The Well-Tempered Ear

The UW-Madison Symphony Orchestra will provide a welcome break on Election Night

November 1, 2020
2 Comments

PLEASE HELP THE EAR. IF YOU LIKE A CERTAIN BLOG POST, SPREAD THE WORD. FORWARD A LINK TO IT OR, SHARE IT or TAG IT (not just “Like” it) ON FACEBOOK. Performers can use the extra exposure to draw potential audience members to an event. And you might even attract new readers and subscribers to the blog.

By Jacob Stockinger

If you find yourself needing some relief or a short break from vote counting and the barrage of election news this coming Tuesday night, Nov. 3, the masked and socially distanced UW-Madison Symphony Orchestra (below) fits the bill.

The group’s refreshingly short, one-hour and intermission-free online video premiere begins at 7 p.m. CST on YouTube. There is no fee for watching the event in the Mead Witter Foundation Concert Hall in the Hamel Music Center, although donations are welcome.

No in-person attendance is allowed.

The program features “Strum” (1981) by Jessie Montgomery (below, in a photo by Jiyang Chen); the famous and familiar Adagietto from the Symphony No. 5 by Gustav Mahler (which you can hear with conductor Claudio Abbado in the YouTube video at the bottom); and the youthful Sinfonia No. 7 in D minor by Felix Mendelssohn, who wrote 13 of the string symphonies between the ages of 12 and 14.

 

Here is a direct link to the UW-Madison music school’s YouTube channel: https://youtu.be/TMNCy9qooCM

Just a personal note of appreciation and encouragement from The Ear: If you are a fan of orchestral music and pay attention to the Madison Symphony Orchestra, the Wisconsin Chamber Orchestra and the Middleton Community Orchestra, for example, then you owe to it yourself to become acquainted with the UW-Madison Symphony Orchestra if you don’t already know it.

It is that good, as you can hear for yourself in this virtual concert during the pandemic. You will probably find yourself wanting to hear more.

The programs are outstanding and often feature neglected, modern and contemporary music as well as classic repertoire, and the playing is usually first-rate.

The orchestra sounds exceptionally good, often even professional, under its new conductor Oriol Sans (below), a native of Spain who arrived here last season from a post at the University of Michigan-Ann Arbor.

Sans has provided remarkable leadership both in the orchestra’s programs and in accompanying the University Opera productions and the UW Choral Union.

For more information, including the names of the orchestra’s members, go to: https://www.music.wisc.edu/event/uw-madison-symphony-orchestra-video-premiere/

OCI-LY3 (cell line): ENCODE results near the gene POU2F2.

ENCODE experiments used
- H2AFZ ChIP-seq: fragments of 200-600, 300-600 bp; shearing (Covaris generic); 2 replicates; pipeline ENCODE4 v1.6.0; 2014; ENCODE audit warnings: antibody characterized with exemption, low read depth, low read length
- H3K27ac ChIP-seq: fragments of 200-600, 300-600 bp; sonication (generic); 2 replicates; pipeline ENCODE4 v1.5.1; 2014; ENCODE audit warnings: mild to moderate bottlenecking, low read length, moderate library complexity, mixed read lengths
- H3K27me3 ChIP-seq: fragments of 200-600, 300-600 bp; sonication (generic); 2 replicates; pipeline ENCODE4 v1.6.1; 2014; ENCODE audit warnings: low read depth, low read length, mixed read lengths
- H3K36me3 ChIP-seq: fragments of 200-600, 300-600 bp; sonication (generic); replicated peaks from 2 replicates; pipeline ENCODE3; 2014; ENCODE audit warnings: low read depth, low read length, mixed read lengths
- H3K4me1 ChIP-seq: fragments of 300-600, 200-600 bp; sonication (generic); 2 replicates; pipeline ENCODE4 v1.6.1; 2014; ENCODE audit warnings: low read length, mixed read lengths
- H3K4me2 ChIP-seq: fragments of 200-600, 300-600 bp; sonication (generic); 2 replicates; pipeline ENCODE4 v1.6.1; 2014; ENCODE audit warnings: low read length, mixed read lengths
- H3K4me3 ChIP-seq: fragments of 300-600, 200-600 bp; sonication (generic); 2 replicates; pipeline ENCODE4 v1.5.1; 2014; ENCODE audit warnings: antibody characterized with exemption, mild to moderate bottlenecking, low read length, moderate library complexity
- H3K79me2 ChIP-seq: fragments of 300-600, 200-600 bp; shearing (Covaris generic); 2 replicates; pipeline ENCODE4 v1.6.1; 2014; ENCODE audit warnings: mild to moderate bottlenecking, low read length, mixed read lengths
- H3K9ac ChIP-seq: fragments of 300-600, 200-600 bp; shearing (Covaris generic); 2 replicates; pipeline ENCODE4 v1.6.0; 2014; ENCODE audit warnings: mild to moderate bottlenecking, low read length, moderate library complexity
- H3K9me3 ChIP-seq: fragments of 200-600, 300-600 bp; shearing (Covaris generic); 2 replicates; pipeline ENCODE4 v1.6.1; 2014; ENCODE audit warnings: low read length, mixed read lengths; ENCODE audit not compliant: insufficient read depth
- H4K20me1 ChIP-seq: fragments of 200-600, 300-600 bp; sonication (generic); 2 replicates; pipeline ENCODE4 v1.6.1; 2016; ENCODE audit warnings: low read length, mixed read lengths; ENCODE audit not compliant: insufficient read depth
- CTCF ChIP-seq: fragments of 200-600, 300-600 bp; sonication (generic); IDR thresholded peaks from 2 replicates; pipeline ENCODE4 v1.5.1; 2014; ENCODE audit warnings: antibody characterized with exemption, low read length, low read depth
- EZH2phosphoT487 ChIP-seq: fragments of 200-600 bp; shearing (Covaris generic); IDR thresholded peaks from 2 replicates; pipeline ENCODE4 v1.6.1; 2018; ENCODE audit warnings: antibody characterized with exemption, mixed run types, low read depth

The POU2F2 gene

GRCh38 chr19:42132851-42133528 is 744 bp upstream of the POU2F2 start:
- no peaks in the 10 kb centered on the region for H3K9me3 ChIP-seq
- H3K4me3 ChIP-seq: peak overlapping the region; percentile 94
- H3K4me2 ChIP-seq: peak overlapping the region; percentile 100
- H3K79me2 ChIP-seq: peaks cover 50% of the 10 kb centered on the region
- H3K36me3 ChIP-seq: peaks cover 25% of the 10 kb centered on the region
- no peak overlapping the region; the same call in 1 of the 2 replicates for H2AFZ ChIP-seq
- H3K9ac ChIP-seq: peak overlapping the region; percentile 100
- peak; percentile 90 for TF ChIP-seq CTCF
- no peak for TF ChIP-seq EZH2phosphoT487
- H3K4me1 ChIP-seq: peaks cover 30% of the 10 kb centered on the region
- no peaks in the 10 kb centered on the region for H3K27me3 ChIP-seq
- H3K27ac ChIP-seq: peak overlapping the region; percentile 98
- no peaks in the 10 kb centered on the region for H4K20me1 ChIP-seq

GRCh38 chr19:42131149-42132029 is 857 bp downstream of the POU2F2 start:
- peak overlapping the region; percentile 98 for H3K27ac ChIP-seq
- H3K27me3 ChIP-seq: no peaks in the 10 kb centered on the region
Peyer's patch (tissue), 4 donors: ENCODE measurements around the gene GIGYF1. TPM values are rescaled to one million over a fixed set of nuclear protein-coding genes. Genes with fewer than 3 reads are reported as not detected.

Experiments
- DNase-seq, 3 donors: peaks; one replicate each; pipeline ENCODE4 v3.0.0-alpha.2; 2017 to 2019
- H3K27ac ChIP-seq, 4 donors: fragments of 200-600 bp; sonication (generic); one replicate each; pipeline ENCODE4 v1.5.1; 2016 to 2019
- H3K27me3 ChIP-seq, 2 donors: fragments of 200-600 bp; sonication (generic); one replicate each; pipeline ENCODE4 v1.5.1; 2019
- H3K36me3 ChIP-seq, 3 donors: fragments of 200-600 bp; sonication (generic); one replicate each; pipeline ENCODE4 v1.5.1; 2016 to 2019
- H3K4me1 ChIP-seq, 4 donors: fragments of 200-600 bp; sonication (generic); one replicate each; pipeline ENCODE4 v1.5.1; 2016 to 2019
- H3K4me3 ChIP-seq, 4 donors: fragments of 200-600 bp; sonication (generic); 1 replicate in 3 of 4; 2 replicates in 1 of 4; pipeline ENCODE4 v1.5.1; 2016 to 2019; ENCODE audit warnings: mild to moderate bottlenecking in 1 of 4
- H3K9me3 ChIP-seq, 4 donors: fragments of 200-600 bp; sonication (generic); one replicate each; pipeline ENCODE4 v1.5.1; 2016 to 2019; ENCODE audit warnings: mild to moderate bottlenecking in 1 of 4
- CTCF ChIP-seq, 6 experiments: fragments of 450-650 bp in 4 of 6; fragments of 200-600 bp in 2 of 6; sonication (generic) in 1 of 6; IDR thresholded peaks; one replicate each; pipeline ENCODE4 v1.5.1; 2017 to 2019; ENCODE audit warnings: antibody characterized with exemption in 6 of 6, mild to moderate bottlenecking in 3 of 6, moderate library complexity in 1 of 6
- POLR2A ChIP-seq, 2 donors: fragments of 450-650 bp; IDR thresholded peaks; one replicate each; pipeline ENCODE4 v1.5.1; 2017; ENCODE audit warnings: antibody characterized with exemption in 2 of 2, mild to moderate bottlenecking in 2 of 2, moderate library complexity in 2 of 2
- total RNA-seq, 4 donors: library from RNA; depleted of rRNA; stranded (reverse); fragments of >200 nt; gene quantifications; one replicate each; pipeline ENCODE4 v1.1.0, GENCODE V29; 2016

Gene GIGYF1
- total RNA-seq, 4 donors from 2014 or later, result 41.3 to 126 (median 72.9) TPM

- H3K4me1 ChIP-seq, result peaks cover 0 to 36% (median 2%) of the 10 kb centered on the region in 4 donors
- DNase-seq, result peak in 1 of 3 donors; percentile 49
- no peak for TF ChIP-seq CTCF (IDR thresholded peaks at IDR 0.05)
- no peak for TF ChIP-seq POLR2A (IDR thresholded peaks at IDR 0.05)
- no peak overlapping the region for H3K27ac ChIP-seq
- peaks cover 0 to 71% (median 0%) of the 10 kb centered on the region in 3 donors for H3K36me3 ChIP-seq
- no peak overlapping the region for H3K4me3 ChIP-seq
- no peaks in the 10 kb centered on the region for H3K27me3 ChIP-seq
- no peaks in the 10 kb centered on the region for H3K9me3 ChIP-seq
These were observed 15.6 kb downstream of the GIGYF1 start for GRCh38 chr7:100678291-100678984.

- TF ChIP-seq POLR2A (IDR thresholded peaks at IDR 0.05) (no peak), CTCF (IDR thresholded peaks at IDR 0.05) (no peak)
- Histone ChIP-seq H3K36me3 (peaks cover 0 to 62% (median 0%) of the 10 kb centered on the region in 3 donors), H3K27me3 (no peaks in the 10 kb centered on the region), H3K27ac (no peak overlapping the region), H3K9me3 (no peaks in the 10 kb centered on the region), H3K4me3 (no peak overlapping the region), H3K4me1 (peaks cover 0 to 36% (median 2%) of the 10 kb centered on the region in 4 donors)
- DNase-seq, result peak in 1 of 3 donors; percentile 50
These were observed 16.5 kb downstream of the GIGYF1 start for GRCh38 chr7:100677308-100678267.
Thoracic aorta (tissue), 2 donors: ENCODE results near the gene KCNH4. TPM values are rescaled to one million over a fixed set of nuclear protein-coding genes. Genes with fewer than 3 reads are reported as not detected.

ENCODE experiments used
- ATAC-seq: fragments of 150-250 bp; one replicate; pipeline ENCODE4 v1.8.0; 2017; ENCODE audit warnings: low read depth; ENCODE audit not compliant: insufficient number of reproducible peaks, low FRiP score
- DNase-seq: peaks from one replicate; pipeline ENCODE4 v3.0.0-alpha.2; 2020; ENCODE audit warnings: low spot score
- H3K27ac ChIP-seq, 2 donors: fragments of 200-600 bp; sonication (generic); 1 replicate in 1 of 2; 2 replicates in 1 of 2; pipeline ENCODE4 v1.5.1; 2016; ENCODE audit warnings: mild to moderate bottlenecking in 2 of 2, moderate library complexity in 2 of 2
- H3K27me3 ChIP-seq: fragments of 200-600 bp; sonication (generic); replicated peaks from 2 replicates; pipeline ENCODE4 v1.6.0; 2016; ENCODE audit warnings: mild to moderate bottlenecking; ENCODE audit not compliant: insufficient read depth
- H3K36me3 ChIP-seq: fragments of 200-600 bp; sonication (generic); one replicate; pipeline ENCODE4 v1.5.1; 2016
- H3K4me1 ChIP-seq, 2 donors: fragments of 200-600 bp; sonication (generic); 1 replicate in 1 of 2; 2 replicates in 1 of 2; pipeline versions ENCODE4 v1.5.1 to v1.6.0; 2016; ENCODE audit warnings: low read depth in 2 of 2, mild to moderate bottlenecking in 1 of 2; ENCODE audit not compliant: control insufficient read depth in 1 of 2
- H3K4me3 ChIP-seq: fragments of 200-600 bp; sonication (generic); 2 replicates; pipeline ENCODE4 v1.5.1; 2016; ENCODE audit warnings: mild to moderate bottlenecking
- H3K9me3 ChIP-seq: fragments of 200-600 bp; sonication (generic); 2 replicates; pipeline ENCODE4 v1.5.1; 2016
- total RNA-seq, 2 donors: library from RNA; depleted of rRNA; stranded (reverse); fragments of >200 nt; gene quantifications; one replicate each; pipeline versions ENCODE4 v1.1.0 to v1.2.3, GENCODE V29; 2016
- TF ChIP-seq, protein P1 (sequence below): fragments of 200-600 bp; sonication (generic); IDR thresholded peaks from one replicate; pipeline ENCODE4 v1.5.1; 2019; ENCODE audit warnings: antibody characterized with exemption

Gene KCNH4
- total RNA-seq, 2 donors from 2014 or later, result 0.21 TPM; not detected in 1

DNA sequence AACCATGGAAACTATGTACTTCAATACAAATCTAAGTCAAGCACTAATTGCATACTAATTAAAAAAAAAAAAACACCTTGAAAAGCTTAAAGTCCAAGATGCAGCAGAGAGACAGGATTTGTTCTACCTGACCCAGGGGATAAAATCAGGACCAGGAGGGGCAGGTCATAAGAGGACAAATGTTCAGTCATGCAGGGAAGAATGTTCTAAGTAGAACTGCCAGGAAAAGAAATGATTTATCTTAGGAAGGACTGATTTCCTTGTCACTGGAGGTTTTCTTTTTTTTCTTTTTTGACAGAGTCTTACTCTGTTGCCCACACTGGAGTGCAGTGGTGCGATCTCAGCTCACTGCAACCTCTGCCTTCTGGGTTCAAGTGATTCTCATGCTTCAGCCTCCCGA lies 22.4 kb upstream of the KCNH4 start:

If you listen to it, please let us know: What did you think?

Did the performances please or impress you?

Did you like or dislike the scheduling on Election Night?

The Ear wants to hear.

 


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Classical music: University Opera announces a new season that is politically and socially relevant to today. The two shows are a virtual revue of Marc Blitzstein and a live operatic version of “The Crucible.”

August 7, 2020
4 Comments

PLEASE HELP THE EAR. IF YOU LIKE A CERTAIN BLOG POST, SPREAD THE WORD. FORWARD A LINK TO IT OR, SHARE IT or TAG IT (not just “Like” it) ON FACEBOOK. Performers can use the extra exposure to draw potential audience members to an event. And you might even attract new readers and subscribers to the blog.

By Jacob Stockinger

David Ronis (below), the director of the University Opera at the UW-Madison Mead Witter School of Music, has posted the following notice about its upcoming season on social media.

The award-winning Ronis is known for being creative both in programming and staging. The new season is yet another example of that. It features one virtual original production about an American composer to see and hear online, and two live performances of a mid-20th century American opera.

Both works seem especially pertinent and cautionary, given the times we currently live in in the U.S.

Here are the details:

FINALLY!!!

Things have fallen into place for the University Opera 2020-21 season and we are happy to announce our productions:

“I Wish It So: Marc Blitzstein — the Man in His Music”

“A biographical pastiche featuring songs and ensembles from Marc Blitzstein’s shows, spoken excerpts from his letters and working notes, and a narration. 

“Oct. 23, 2020

8 p.m. Video Release

____________________________________________________________________________________

“The Crucible” (1961)

Music by Robert Ward

Libretto by Bernard Stambler

Based on the 1953 play by Arthur Miller

March 19 and 21, 2021

Shannon Hall, Wisconsin Union Theater

_____________________________________________________________________________________

We will post more information as we get it. For now, we are very excited about both projects! Stay tuned.”

(Editor’s note: To stay tuned, go to: https://www.facebook.com/UniversityOpera/)

_____________________________________________________________________________________

And what does The Ear think?

The revue of Marc Blitzstein seems a perfect choice for Madison since his papers and manuscripts are located at the Wisconsin Historical Society. For details, go to: http://digicoll.library.wisc.edu/cgi/f/findaid/findaid-idx?c=wiarchives;view=reslist;subview=standard;didno=uw-whs-us0035an